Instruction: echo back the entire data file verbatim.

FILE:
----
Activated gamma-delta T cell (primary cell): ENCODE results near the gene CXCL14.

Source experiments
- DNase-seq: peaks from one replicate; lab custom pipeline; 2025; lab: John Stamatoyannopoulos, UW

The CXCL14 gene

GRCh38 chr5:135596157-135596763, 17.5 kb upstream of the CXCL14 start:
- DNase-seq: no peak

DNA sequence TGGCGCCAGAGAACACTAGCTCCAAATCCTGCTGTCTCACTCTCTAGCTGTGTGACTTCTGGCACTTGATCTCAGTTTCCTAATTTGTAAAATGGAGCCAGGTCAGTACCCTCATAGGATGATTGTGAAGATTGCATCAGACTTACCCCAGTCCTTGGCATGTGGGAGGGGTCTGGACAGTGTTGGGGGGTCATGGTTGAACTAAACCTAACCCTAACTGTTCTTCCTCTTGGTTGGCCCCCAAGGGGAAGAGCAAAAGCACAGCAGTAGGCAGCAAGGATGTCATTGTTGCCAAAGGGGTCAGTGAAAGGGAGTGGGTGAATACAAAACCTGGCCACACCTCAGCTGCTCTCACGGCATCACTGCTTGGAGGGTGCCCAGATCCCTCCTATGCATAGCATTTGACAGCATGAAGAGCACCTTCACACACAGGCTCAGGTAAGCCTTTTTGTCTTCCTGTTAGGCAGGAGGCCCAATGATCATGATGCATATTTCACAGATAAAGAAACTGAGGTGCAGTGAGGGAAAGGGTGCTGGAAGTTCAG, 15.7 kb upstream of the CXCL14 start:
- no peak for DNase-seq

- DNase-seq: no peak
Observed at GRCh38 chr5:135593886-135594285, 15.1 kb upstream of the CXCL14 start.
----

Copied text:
Activated gamma-delta T cell (primary cell): ENCODE results near the gene CXCL14.

Source experiments
- DNase-seq: peaks from one replicate; lab custom pipeline; 2025; lab: John Stamatoyannopoulos, UW

The CXCL14 gene

GRCh38 chr5:135596157-135596763, 17.5 kb upstream of the CXCL14 start:
- DNase-seq: no peak

DNA sequence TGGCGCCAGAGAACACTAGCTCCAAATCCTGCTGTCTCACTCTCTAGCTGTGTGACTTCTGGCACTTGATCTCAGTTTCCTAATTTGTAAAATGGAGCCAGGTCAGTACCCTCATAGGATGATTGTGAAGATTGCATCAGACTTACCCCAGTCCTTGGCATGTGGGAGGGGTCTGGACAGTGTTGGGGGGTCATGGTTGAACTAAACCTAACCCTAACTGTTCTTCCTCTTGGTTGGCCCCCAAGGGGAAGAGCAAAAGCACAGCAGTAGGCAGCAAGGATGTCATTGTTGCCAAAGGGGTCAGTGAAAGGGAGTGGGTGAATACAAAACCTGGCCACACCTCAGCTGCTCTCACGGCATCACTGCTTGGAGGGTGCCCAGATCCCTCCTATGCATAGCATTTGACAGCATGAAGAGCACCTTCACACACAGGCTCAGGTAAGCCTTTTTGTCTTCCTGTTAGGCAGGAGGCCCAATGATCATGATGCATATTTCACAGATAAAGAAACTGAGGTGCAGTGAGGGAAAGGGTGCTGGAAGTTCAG, 15.7 kb upstream of the CXCL14 start:
- no peak for DNase-seq

- DNase-seq: no peak
Observed at GRCh38 chr5:135593886-135594285, 15.1 kb upstream of the CXCL14 start.